Montreal, QC. I think the car industry is safe, in a matter of speaking, as long as carmakers are willing to build niche cars. These are typically oddball or special vehicles that are purposefully designed to not please everyone. It is for this exact reason why I love the Veloster. There was a time when unique cars such as the Veloster, MINI Clubman, or Subaru Baja were in fact reasonably common. The inability to maximize revenues on these products has either killed them or turned them irrelevant or mainstream.
Today’s automotive reality is changing the landscape where, under the skin, cars are no longer unique. With platform and powertrain sharing, cars like the Veloster and Elantra GT can coexist, share many components yet be aimed at different markets. I’m thankful that Hyundai’s deemed fit to not only keep the Veloster as part of its huge product roster, but have made it better in every way, without diluting its character, or the fun factor.
Turbo, with a capital Fun
By the end of the first generation of the Veloster, the Turbo version accounted for roughly 80% of all sales. The base 1.6-litre 4-pot was, um, not much to write home about. It did the job but although the leap to the Turbo transformed the Veloster’s overall behaviour, the price hike was far less shocking.
Hyundai’s revised, let’s say discarded, the normally-aspirated 1.6-litre in favour of a far more interesting Atkinson-cycle 2.0-litre that produces 147 horsepower. Even though this new mill now exists, Hyundai skipped over it altogether for this regional launch event and supplied only boosted cars. The carry-over 1.6-litre turbo generates 201 horsepower at 6,000 rpm and 195 lb.-ft. of torque from 1,500-4,500 rpm. It also gets an overboost function that boost peak torque to 202 lb.-ft. under maximum acceleration for a few moments.
Under hard acceleration, the swell of torque causes some aptly named torque-steer; it’s not terrible but it’s there. Most drivers will find this unpleasant however I’m a fan – it reminds me of my old Mazda MX-6 GTs. I think this was purposely left as is in the Veloster to attract buyers my age. In fact, the median buyer is 46 years old (FAR older than I…) and was privy to relatively big power, boosted and laggy, FWD cars with unequal-length driveshafts. I say purposefully as the Veloster Turbo is equipped with braking-controlled torque vectoring. Hyundai could have electronically controlled hard launches with this, but I’m glad they didn’t.
Once under way, the Veloster is lively and agile. The new car is 20mm longer and 10mm wider than previously and the suspension has been revised and also lightened by a few lbs. The multi-link rear setup, now standard with both engines, allows the rear end to maintain contact with the road’s surface without upsetting car’s poise. The electric steering is now a little quicker for an overall more involving feel. The Veloster Turbo felt right at home on country roads while driven “spiritedly”. Its sub 1,300kg helping keep the experience very entertaining.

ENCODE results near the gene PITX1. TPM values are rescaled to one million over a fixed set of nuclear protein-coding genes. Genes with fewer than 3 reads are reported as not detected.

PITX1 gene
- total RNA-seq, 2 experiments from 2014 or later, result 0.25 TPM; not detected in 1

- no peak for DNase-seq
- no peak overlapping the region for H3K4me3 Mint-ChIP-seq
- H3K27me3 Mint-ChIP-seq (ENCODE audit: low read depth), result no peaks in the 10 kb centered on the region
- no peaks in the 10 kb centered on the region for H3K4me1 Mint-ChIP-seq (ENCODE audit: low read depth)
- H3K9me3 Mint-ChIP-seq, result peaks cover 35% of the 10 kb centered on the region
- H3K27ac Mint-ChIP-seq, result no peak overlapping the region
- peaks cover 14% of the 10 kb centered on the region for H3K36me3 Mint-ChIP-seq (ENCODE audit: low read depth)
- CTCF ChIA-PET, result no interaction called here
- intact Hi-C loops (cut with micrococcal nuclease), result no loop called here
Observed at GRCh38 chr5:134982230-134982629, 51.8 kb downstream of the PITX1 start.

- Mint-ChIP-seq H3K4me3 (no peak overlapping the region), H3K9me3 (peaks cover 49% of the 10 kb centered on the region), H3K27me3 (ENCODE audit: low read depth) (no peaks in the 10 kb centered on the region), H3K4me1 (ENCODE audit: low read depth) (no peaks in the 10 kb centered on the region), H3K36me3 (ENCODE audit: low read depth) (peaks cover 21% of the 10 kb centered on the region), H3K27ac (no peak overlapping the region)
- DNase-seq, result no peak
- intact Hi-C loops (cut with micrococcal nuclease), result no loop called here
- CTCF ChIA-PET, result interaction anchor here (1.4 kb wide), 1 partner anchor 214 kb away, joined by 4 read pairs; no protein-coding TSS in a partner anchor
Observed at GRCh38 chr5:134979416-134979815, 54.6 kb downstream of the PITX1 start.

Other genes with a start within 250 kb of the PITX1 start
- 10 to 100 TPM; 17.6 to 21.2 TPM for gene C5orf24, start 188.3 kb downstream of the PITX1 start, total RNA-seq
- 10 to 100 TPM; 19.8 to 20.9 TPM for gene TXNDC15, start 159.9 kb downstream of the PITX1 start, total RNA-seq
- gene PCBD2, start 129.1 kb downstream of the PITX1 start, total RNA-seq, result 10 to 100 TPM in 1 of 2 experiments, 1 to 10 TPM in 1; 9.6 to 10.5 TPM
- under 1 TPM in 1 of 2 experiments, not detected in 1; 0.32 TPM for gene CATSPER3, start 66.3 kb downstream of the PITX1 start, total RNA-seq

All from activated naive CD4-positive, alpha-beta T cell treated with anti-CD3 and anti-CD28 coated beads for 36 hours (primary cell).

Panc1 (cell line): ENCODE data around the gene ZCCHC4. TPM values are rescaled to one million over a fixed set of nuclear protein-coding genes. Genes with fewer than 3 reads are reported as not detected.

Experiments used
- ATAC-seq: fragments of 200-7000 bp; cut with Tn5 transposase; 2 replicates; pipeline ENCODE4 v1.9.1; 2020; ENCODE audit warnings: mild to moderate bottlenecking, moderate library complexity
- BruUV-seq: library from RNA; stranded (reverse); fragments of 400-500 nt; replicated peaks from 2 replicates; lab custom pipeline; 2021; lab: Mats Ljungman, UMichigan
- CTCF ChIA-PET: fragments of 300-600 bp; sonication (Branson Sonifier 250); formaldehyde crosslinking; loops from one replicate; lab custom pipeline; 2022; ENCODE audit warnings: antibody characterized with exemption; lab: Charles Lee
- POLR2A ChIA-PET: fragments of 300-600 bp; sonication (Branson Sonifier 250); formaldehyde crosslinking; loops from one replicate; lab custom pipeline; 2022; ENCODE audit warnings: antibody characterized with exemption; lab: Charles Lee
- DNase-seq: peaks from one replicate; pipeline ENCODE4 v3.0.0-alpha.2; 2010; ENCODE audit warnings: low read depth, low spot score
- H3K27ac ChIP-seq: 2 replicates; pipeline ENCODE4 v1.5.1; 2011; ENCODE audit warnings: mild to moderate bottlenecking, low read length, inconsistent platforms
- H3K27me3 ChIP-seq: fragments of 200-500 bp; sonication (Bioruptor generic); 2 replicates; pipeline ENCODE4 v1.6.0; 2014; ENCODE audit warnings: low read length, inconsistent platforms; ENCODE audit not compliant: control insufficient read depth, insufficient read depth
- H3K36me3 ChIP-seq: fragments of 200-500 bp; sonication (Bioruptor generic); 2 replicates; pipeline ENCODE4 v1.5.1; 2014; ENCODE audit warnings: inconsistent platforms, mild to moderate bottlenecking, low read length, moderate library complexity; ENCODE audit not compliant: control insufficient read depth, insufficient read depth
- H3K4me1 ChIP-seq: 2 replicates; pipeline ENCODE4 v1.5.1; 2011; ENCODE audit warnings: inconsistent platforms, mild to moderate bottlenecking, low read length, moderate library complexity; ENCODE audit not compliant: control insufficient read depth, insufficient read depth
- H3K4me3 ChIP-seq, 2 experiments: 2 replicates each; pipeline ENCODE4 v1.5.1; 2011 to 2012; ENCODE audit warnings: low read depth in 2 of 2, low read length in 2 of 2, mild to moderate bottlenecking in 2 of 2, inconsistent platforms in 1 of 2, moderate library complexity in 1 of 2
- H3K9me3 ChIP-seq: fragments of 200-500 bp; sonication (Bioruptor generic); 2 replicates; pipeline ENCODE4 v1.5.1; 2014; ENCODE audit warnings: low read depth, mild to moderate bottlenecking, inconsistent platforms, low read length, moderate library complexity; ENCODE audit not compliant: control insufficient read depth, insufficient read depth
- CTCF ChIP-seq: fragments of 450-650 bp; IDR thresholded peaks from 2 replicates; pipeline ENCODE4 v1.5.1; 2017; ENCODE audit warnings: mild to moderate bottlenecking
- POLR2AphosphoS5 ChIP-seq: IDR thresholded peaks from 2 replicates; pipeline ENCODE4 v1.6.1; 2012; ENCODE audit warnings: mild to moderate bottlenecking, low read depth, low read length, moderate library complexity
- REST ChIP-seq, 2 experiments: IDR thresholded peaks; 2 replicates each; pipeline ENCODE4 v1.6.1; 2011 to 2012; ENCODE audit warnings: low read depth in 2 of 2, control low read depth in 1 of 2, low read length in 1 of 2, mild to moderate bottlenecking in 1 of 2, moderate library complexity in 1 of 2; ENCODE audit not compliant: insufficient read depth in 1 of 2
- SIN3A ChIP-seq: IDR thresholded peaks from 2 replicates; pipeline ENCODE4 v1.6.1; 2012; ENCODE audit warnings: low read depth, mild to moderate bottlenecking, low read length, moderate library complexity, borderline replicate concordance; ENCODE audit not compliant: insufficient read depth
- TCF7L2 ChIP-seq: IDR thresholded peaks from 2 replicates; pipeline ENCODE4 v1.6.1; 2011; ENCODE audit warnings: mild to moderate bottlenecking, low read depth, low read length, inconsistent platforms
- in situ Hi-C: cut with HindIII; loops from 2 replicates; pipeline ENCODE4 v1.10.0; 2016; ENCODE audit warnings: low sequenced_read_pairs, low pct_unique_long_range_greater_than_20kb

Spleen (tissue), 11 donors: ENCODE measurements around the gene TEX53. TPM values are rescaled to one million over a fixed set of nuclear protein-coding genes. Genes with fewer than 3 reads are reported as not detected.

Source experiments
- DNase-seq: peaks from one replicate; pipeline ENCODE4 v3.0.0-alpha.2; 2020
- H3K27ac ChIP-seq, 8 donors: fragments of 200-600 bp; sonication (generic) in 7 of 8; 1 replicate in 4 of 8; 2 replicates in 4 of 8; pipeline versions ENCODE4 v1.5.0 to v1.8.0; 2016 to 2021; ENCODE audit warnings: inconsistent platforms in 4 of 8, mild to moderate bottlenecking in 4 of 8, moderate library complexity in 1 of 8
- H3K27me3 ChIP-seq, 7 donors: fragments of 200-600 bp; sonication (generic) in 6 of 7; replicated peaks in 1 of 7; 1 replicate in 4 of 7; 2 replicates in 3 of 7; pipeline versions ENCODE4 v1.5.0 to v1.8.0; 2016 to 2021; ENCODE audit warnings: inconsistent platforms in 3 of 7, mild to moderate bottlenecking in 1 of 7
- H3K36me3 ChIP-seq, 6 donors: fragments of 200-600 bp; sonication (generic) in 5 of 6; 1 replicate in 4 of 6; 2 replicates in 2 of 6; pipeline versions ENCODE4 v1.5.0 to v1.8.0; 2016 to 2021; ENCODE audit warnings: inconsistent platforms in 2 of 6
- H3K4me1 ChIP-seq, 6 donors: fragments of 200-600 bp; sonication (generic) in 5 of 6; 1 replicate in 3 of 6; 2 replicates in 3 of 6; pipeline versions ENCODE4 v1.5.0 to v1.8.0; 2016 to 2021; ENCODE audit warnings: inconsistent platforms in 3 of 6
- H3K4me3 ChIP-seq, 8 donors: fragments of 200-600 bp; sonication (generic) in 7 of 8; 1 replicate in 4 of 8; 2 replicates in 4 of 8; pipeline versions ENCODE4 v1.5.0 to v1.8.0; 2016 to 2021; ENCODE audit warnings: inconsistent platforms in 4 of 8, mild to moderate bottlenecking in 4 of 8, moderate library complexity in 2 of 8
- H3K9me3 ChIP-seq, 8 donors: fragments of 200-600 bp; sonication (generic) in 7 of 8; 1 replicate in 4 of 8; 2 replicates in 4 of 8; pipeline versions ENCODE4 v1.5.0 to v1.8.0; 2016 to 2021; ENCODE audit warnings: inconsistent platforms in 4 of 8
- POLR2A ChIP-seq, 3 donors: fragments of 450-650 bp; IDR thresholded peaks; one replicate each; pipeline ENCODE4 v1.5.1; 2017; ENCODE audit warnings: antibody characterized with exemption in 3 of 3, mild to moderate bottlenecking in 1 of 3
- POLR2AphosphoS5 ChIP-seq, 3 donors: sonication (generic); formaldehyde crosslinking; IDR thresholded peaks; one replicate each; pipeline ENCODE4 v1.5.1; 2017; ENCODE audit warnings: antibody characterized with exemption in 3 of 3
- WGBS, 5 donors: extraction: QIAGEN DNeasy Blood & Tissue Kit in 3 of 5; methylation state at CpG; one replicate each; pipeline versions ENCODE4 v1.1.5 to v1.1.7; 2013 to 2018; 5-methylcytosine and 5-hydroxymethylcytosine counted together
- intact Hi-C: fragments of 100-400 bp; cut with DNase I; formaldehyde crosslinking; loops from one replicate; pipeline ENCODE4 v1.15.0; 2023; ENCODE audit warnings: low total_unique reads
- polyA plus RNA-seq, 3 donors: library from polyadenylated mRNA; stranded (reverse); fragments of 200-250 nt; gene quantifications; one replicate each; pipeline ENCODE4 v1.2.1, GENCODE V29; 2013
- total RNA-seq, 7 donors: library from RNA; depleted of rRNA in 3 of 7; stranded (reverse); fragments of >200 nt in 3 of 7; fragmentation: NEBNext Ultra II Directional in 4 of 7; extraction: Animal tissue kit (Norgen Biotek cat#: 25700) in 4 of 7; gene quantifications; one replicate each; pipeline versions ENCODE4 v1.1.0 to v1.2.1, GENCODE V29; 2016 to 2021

Both transmission options, 6-speed manual and optional 7-speed dual-clutch, are well suited to the engine. Heel-toeing with the manual is tricky as the pedals are narrow and fairly far apart. It can be done but requires some technique. The DCT is slick and efficient but unlike many automatics, it doesn’t seem to provide any performance driving advantages over the manual despite the numerous drives modes (normal/sport/eco and smart). By comparison, the 6M only gets two modes.
It is safe to say that the Veloster Turbo is quick but not VW GTI quick. A 6-speed manual Veloster is about 100 kg lighter than a GTI but the VW’s extra 60 torques and 19 horses keep it ahead in a race however requires an extra $5k.
Hyundai’s not so secret recipe
The new 2019 Veloster is loaded, even at $20,999 for the most basic car. The entry-level Turbo retails for $25,899 and has the plumbing ready to receive the sink. The $500 Performance Package is an absolute must as it includes handsome “B-Type” 18” alloys with Michelin Pilot Sport 4 tires. They are noisier and sport stiffer sidewalls than the standard Nexen rubber, but the value proposition is nuts. And the Pilots are impressive if you do cone avoidance dancing in your free time.
I’d normally say stick with the cloth seats as they are heated but both my driving partner and I found that they lacked lumbar support only a half-hour into the drive. The leather buckets have driver-side power lumbar adjustment. They’re included in the Tech package along with the slightly annoying tilting-smoked-plastic-screen heads up display and navigation. All said, you’ll be in for $29,399 at this point. The 7DCT is a $1,400 option.
The Veloster’s design has matured from the 1st generation and nowhere is it more obvious than in the rear. The new LED taillights, which have some Lamborghini in them, are far more sporty and dynamic. The twin center tailpipes are back, 18” wheels are standard and LED headlights are included with the Turbo. The three-door configuration remains the Veloster’s calling card, enabling easier access to the tight rear quarters reserved for two passengers. The trunk is far more capacious than expected at 565 litres.
Up front, the dashboard is loaded with design and textures. The attention to detail is impressive as is the level of kit. A 7” touchscreen display is standard as are Bluetooth, a heated leather-wrapped steering wheel and twin USB/auxiliary connectors.
The new 2019 Hyundai Veloster is exactly what it’s supposed to be. It is unique, not to everyone’s taste and all fun. Those of you looking for something different that compromises next to nothing, please consider the Veloster. The more Hyundai sells them, the more likely they are to continue making cool cars, and that other OEMs will follow suit.